Past Masters No14 - July 1984
William Dufton was without doubt one of the great players of the
Victorian era and a contemporary of John Roberts Senior - who
refers to Dufton in his book entitled "Roberts on Billiards"
(published 1868) by saying.. "The third class (of players) if
headed by William Dufton" In considering this assessment however it
must be remembered that when classifying the standing of the
players, John Roberts placed himself as the only player in Class I!
With Joseph Bennett, John Hirst, John Roberts Junior and William
Cook in Class II.
Thus, in the days before the very first championship was played
(1870) Roberts Senior evidently ranked Dufton as No. 6 followed by
9 other players in Class III to any of whom he was in the habit of
allowing 350 points start in a game of 1,000 up.
Dufton played Roberts Senior at Saville House during March 1862
when Roberts made the best break then on record of 346 - this
included 104 consecutive "Spots" and thinking he was going to make
the 500 required for game Dufton put on his coat and proceeded to
light his cigar ready to depart.
Dufton also promoted matches and handicaps, the first being at
his Philharmonic Billiard Saloon, Islington, about 1861, and he was
also responsible for and promoted the St. James Hall Handicap.
During the 1860's he played many matches against the professionals
of his day, one being against Roberts Senior at St. James Hall in
May 1864 when it is recorded that a special table with new gas
lighting was installed by Messrs. Cox and Yeman - on this
occasion Dufton, who received 350 start, only scored 359 making a
total of 709 against Roberts 1,000.
Perhaps his most notable game, however, was against another well
known player Edward Green at St. James Hall on 30th January 1865
for a stake of £1,000, - a sum which after allowing for inflation
is certainly equal to present day prize monies in Professional
Snooker Championships. Great interest was created amongst the
billiards public - Green was the favourite and large sums were
placed at Tattersall's and the Victoria Club at 6 to 4 on the
When Dufton took an early lead the betting odds changed in his
favour but Green fought hard and the odds became even when he got
within 2 points of Dufton, and so the game progressed with
constantly changing odds until finally Dufton won by 107 points
amid great cheering - Dufton's backers winning so many thousands of
pounds, that a month or so later they invited him to a banquet at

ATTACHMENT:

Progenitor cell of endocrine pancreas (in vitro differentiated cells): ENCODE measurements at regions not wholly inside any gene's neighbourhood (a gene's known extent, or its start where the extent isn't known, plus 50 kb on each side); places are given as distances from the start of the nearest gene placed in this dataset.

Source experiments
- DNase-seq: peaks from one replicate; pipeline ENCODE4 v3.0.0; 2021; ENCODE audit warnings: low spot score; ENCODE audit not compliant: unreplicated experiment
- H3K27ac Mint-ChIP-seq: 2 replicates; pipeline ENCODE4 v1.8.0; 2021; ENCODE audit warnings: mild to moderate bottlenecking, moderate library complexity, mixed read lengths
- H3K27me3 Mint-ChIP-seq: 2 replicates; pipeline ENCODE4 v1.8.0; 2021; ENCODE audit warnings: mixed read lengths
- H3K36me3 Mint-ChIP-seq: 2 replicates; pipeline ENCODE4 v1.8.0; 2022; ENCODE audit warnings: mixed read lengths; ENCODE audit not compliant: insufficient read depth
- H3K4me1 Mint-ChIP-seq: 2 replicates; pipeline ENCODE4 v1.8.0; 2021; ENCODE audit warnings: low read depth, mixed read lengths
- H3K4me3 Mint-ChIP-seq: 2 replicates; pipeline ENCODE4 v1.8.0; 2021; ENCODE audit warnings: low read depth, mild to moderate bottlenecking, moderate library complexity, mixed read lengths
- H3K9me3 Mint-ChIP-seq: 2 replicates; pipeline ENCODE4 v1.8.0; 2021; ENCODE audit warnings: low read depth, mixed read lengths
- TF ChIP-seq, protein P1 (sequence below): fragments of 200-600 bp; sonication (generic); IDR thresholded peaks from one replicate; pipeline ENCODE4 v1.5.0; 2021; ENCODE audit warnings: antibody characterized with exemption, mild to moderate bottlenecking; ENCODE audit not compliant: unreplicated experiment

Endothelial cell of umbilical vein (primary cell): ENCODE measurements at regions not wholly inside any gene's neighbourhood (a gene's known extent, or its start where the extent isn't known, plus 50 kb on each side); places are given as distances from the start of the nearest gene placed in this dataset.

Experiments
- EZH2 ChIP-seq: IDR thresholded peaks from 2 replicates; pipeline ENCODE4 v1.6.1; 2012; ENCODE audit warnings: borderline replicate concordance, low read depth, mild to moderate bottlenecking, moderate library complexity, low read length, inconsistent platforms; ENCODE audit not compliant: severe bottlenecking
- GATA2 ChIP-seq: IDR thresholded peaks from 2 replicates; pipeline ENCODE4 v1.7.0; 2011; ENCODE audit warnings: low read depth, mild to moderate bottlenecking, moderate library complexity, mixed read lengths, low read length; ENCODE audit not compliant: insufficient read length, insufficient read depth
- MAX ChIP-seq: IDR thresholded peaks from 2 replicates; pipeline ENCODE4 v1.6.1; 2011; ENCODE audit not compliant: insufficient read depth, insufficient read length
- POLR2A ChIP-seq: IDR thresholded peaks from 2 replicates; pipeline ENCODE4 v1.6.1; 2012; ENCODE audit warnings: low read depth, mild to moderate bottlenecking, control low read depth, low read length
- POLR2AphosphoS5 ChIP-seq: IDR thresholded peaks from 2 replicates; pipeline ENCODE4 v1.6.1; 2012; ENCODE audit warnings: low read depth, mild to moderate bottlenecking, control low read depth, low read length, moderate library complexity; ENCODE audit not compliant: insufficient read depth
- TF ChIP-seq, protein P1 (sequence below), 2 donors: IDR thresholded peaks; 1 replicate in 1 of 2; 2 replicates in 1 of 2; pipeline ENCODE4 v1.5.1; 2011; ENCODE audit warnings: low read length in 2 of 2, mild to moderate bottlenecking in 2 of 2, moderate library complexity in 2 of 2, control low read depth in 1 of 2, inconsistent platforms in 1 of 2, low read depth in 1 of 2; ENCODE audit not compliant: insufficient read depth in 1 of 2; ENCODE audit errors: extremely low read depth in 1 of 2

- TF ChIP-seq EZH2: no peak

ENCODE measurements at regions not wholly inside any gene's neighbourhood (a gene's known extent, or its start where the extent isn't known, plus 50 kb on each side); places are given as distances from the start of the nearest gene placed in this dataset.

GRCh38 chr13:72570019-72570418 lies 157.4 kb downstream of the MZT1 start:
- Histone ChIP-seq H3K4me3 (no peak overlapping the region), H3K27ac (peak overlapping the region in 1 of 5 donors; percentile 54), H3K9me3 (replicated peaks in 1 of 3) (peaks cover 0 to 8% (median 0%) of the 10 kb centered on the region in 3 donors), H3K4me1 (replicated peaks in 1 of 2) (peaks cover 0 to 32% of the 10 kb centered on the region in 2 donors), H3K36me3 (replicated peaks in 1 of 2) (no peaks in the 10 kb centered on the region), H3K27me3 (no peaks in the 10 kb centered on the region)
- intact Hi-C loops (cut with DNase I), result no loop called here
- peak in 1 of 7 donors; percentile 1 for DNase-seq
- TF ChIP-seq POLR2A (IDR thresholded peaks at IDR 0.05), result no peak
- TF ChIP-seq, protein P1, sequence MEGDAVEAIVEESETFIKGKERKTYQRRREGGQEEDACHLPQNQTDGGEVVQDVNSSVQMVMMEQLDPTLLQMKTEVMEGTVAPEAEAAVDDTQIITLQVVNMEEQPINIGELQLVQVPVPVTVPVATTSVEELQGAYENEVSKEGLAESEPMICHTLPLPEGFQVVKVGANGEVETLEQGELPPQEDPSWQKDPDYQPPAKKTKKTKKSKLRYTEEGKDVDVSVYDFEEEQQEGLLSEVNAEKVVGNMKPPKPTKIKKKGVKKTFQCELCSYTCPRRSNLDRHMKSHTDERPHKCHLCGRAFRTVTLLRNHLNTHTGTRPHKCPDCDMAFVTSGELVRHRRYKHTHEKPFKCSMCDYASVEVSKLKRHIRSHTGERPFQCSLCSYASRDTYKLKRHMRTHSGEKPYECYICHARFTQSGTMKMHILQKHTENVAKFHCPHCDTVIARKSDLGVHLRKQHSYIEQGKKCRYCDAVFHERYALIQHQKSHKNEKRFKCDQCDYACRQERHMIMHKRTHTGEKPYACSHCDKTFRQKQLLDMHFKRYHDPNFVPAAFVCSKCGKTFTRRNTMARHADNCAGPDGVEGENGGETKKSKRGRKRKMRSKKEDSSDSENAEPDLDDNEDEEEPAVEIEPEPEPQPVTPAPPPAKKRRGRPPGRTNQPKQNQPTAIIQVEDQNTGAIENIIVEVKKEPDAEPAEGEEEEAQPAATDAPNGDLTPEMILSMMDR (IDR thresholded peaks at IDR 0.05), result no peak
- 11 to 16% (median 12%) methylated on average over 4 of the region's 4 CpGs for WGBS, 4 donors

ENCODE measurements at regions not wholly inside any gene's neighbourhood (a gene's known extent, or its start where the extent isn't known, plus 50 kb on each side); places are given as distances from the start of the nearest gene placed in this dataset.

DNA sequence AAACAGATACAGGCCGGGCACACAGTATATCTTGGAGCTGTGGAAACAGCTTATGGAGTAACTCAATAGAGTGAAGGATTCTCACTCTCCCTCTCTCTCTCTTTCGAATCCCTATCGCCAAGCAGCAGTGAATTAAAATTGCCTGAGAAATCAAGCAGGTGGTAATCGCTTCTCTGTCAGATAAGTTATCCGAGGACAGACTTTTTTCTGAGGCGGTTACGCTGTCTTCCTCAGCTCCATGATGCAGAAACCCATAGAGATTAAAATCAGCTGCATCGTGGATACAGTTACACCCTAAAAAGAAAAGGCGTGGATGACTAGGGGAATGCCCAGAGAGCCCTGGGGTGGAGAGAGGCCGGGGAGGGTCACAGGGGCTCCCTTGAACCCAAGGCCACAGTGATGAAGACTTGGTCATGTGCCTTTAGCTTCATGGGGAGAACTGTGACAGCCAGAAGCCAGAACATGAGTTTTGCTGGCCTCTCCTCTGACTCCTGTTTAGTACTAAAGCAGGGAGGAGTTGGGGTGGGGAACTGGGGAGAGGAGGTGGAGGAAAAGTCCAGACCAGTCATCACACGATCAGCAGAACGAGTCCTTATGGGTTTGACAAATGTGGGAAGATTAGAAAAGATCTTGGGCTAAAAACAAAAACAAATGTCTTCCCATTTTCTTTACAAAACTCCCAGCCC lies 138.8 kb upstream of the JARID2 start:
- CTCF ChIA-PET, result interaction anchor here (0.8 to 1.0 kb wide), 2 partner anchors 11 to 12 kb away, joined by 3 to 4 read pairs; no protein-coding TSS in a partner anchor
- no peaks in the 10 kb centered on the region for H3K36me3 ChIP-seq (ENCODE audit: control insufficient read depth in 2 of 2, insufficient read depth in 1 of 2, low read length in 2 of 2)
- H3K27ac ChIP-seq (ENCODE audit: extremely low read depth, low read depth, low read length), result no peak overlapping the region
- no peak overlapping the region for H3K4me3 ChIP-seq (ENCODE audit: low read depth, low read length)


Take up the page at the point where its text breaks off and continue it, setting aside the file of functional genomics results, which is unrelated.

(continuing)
The Victoria Club and presented him with a purse of 210 guineas
(£220.50) and a highly decorated illuminated testimonial on vellum
which recorded his achievement and the names of his backers.
There is an illustration of this testimonial on page 440 of the
"Billiard Review" of May, 1896 but, unfortunately, it cannot be
satisfactorily reproduced for this article.
An examination of the Illuminated Testimonial in the
"Billiard Review" shows that he was given a purse containing 210
sovereigns. It also mentions his selection by Earl Spencer ---"to
initiate His Royal Highness The Prince of Wales" A scan, of the
Testimonial, is now just possible and is shown below.
It is recorded in the book "Modern Billiards" by John Roberts
Junior that this testimonial was later found and purchased in an
Auction Room by William Mitchell "A few years ago" which allowing
for the date of publication would be during the late 1890s, but its
whereabouts are not now known.
During the Spring of 1867 Roberts and Dufton toured the North of
England and Scotland together and a great match took place between
them before a large audience of influential gentlemen at Grants
Saloon in Newcastle-on-Tyne on 6th April, 1867. Dufton at this time
received a reduced start of 300 points in 1000 up and when Dufton
won by 213 points the Newcastle Journal reported "A display of
science never equalled" - It would therefore seem that Dufton's
game was improving almost to the equal of Roberts. yet he never
seems to have tried for the Professional Championship.
In 1867 Dufton completed the writing of a book which was
originally commenced by a Mr. Frederick Hardy, entitled "Practical
Billiards". Unfortunately, Mr. Hardy had died before his work had
finished and so Dufton completed the book with some amendments and
additions and it was published in 1873.
Incidentally it is perhaps interesting to note that on page 39
of this book he illustrates how to play with the butt end of the
cue which was permitted at that date. The original governing body
was not established until 1885 and it was after this date that the
rule was introduced stipulating that the ball must be struck with
the tip of the cue.
Dufton was the player selected by Earl Spencer to give tuition
in the art of playing billiards to the Prince of Wales who later
became Edward VII. The Prince was quite an enthusiastic player
being present at the first championship match between Roberts
Senior and Cook in 1870, and on occasions he later visited
Thurston's Match Hall in Leicester Square.
Unfortunately, we have to conclude this biography of William
Dufton by recording that he ended his life by committing
This seems to be the last
article that Norman wrote for the Past Master series, although he
did continue to research and answer questions he received on the
history and items associated with billiards & snooker.
© Norman Clare 1990. © E.A.
Clare & Son Ltd. 2018.
Reproduction of this article allowed only with the permission from
E.A. Clare & Son Ltd.
Any additional information added to
Norman Clare's original article is shown in italics.
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